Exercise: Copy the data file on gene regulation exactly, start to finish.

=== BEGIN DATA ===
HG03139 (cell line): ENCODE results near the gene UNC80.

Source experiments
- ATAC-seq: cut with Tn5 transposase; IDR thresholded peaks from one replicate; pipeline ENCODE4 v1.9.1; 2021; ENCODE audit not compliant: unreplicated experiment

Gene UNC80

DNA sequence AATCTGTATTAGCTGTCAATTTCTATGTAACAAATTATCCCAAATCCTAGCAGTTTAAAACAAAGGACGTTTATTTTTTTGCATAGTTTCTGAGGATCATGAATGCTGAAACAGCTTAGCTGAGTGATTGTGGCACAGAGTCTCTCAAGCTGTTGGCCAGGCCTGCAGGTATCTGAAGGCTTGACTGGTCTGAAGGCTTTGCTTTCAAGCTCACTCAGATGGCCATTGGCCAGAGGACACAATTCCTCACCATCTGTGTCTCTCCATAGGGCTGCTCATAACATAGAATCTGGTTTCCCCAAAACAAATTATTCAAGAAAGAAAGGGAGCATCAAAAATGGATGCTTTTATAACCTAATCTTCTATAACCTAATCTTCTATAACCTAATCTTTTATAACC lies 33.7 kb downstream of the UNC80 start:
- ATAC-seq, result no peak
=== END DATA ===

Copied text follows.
HG03139 (cell line): ENCODE results near the gene UNC80.

Source experiments
- ATAC-seq: cut with Tn5 transposase; IDR thresholded peaks from one replicate; pipeline ENCODE4 v1.9.1; 2021; ENCODE audit not compliant: unreplicated experiment

Gene UNC80

DNA sequence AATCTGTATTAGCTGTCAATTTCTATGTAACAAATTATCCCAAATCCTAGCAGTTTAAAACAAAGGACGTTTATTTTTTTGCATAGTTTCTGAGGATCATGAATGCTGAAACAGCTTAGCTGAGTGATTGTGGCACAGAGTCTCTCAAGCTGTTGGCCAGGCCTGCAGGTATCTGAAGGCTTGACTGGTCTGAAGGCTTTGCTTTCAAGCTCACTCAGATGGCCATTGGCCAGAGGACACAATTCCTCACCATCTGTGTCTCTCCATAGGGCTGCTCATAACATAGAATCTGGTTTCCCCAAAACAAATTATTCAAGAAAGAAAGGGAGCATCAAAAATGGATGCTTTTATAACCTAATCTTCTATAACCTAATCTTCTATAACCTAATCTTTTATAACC lies 33.7 kb downstream of the UNC80 start:
- ATAC-seq, result no peak